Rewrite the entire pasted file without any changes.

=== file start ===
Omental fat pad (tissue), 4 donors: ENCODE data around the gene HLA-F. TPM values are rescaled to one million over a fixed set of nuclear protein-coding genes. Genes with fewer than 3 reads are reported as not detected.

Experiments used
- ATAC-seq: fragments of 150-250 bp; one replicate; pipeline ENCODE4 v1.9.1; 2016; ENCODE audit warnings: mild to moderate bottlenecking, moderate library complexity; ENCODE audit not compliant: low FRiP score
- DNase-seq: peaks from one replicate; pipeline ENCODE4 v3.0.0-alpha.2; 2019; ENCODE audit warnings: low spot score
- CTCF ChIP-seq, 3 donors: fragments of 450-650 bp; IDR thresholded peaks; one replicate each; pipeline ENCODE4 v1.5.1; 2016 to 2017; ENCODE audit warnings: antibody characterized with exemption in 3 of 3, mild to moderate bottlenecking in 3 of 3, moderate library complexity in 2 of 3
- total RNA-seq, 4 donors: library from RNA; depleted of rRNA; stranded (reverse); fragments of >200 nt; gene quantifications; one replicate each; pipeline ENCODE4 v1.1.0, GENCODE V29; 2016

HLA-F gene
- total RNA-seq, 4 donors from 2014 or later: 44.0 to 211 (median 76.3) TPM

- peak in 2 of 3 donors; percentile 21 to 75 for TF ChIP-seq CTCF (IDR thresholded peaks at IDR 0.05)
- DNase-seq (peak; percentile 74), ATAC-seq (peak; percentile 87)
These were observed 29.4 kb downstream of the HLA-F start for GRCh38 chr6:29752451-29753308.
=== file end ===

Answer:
Omental fat pad (tissue), 4 donors: ENCODE data around the gene HLA-F. TPM values are rescaled to one million over a fixed set of nuclear protein-coding genes. Genes with fewer than 3 reads are reported as not detected.

Experiments used
- ATAC-seq: fragments of 150-250 bp; one replicate; pipeline ENCODE4 v1.9.1; 2016; ENCODE audit warnings: mild to moderate bottlenecking, moderate library complexity; ENCODE audit not compliant: low FRiP score
- DNase-seq: peaks from one replicate; pipeline ENCODE4 v3.0.0-alpha.2; 2019; ENCODE audit warnings: low spot score
- CTCF ChIP-seq, 3 donors: fragments of 450-650 bp; IDR thresholded peaks; one replicate each; pipeline ENCODE4 v1.5.1; 2016 to 2017; ENCODE audit warnings: antibody characterized with exemption in 3 of 3, mild to moderate bottlenecking in 3 of 3, moderate library complexity in 2 of 3
- total RNA-seq, 4 donors: library from RNA; depleted of rRNA; stranded (reverse); fragments of >200 nt; gene quantifications; one replicate each; pipeline ENCODE4 v1.1.0, GENCODE V29; 2016

HLA-F gene
- total RNA-seq, 4 donors from 2014 or later: 44.0 to 211 (median 76.3) TPM

- peak in 2 of 3 donors; percentile 21 to 75 for TF ChIP-seq CTCF (IDR thresholded peaks at IDR 0.05)
- DNase-seq (peak; percentile 74), ATAC-seq (peak; percentile 87)
These were observed 29.4 kb downstream of the HLA-F start for GRCh38 chr6:29752451-29753308.